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Israel says it will launch Rafah assault if hostages not freed by Ramadan

Israel’s defence minister has said the country will launch its threatened ground offensive against Rafah, the last place of relative safety in Gaza, if Hamas does not release its remaining Israeli hostages by the beginning of the holy Muslim month of Ramadan in just under three weeks.

“The world must know, and Hamas leaders must know – if by Ramadan our hostages are not home, the fighting will continue everywhere, including the Rafah area,” Benny Gantz, a retired Israel Defense Forces (IDF) chief of staff, told a conference of American Jewish leaders in Jerusalem on Sunday.

  • As Israeli forces have expanded ground operations steadily southwards in their war against Hamas over the past four months, Rafah – situated on the border with Egypt, and before the conflict home to about 280,000 people – has become the last refuge for more than half of the strip’s population of 2.3 million.

Widespread destruction and continuing fighting across the territory, two-thirds of which is already under Israeli evacuation orders, means it is unclear how civilians are expected to flee the long-awaited offensive.

Gantz’s threat that Israel will not slow or stop its operation in Gaza comes amid stalling negotiations aimed at a ceasefire and prisoner and hostage exchanges. A major offensive in Rafah, which world leaders fear could lead to a humanitarian catastrophe, during Ramadan could also serve as a trigger for further violence across Israel, the occupied Palestinian territories and the wider region.

The fasting period is often tense. Clashes in Ramadan over access to Jerusalem’s Temple Mount, or al-Haram al-Sherif, the holiest site in Judaism and the third-holiest in Islam, have helped to ignite wars in the past.

Arab religious and political leaders on Sunday reacted with anger to news that Israel’s prime minister, Benjamin Netanyahu, had accepted the recommendations of his far-right national security minister, Itamar Ben-Gvir, to limit access to the holy site for Palestinians during Ramadan.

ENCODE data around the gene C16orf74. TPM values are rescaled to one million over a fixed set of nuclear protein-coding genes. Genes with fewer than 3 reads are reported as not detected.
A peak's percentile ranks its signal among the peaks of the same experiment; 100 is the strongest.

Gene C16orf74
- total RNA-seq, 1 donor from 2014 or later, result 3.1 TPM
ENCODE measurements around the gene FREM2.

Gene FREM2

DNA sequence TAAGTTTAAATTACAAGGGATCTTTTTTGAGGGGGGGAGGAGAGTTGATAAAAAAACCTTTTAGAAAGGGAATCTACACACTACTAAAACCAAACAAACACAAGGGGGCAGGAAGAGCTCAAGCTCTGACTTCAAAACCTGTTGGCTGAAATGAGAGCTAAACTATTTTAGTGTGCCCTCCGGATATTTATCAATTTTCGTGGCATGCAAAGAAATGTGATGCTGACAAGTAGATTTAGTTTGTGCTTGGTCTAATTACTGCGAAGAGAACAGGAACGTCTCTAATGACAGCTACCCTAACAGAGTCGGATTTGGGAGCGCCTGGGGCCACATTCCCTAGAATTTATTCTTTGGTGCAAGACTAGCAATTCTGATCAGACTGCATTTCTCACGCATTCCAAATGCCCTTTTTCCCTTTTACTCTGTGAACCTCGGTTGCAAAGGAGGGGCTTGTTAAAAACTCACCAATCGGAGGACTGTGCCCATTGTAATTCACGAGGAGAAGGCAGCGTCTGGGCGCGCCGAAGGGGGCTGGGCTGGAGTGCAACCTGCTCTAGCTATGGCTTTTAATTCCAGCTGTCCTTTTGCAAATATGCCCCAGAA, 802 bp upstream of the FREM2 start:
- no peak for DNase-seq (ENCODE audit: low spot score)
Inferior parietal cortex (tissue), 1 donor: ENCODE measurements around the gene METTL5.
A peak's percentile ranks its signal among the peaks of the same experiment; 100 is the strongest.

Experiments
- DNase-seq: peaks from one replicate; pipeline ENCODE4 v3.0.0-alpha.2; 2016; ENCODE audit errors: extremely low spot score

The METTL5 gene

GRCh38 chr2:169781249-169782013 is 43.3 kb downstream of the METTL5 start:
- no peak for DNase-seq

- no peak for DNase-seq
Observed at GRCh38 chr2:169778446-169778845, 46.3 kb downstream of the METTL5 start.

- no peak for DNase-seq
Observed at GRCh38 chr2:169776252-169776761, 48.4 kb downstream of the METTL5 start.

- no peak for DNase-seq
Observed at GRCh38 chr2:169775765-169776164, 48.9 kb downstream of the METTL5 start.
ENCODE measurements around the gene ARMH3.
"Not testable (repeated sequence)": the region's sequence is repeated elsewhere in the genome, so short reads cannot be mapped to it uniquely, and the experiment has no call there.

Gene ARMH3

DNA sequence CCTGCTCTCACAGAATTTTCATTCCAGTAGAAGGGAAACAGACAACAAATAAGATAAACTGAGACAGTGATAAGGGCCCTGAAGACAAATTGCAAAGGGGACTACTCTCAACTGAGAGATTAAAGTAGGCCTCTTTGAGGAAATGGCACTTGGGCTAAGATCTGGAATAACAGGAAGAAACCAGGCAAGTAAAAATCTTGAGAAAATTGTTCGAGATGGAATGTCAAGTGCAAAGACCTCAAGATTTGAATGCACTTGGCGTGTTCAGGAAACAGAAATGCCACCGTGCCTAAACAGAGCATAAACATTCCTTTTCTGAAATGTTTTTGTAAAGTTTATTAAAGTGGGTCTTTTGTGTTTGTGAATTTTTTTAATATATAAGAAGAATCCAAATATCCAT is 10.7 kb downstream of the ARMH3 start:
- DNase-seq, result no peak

• Unusually, this year’s restrictions will also extend to Israel’s Muslim minority, which makes up about 18% of the population.
  • “Netanyahu’s decision [is a] gross blow to the freedom of religion. The man is held prisoner by the convicted terrorist Ben-Gvir over the October 7 collapse,” said Ahmad Tibi, the leader of the Knesset’s leftwing Arab Taal party, referring to the unprecedented Hamas offensive on Israel that triggered the new war.
  • “Ben-Gvir and Netanyahu are disappointed they cannot shoot Arab protesters and are looking for unrest. This is a government of pyromaniacs. The time has come for President Biden to impose sanctions on Ben-Gvir.”

Ramadan, a month of fasting culminating in Eid al-Fitr, is expected to begin on 10 March.

Security restrictions at the Temple Mount were not final and would be decided “in accordance with situation assessments”, Gantz said.

  • Netanyahu’s office said in a statement: “The prime minister has made a balanced decision that allows for religious freedom within the limits of the security needs as established by heads of the security establishment. Any reports to the contrary are false.”

Netanyahu, who fears becoming more vulnerable in his three corruption trials if he is ousted from office when the war ends, is widely believed in Israel to be prioritising the desires of his far-right coalition partners, who have repeatedly threatened to collapse his government over concessions to either Hamas or Palestinians in general.

The prime minister has also been accused of slow-walking ceasefire talks. Netanyahu said on Saturday that while he had sent a delegation to ceasefire talks in Cairo last week at Joe Biden’s request, he did not see what would be gained by sending them again.

  • While the US, Israel’s most important ally, has provided crucial military support and diplomatic cover for the Israeli war effort, relations between Biden and Netanyahu have reached a nadir over the colossal, and growing, death toll in Gaza.

A total of 29,000 Palestinians trapped in the coastal territory have been killed in the fighting.

  • About 85% of the population have been displaced from their homes, and one in four are starving, according to the UN.

The war, now in its fifth month, was triggered by Hamas’s attack on Israel on 7 October last year, when 1,200 people were killed and 250 taken hostage.

Of the remaining 130 hostages still in Gaza, about 30 are presumed dead, according to Israeli officials.

Source: The Guardian